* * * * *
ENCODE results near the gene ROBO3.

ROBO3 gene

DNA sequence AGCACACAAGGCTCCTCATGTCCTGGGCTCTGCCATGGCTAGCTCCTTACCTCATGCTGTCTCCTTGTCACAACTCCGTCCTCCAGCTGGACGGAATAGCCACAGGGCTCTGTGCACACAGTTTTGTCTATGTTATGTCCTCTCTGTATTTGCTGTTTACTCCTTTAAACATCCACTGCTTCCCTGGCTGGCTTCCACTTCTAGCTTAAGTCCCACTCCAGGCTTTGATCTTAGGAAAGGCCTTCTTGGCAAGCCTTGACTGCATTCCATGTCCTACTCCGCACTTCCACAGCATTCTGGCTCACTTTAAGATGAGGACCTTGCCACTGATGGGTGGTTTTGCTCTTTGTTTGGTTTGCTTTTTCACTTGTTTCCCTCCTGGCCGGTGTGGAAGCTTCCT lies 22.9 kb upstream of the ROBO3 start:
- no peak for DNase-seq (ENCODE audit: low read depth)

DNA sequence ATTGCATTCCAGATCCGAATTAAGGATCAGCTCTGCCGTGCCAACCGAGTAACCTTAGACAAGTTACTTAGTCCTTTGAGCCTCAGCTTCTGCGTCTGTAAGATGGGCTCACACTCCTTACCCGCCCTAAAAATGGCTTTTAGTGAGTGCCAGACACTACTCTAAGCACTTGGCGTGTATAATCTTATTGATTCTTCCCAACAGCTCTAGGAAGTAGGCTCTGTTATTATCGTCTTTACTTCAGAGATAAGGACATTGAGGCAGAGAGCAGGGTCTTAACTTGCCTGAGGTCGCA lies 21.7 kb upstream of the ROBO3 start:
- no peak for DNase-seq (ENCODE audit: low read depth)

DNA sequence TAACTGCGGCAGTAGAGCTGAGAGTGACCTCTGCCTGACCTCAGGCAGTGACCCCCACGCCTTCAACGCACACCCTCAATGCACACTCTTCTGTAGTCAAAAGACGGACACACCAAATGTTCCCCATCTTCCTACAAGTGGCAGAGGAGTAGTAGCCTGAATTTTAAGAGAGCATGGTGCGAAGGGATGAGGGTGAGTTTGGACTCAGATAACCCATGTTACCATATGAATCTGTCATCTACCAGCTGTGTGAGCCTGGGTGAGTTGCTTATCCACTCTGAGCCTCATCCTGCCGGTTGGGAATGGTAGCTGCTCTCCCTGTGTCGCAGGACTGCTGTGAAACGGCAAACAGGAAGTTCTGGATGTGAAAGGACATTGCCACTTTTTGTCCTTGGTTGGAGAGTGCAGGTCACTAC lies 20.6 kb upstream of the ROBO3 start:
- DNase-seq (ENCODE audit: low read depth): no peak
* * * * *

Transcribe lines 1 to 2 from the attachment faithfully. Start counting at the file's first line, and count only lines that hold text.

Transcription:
ENCODE results near the gene ROBO3.

ROBO3 gene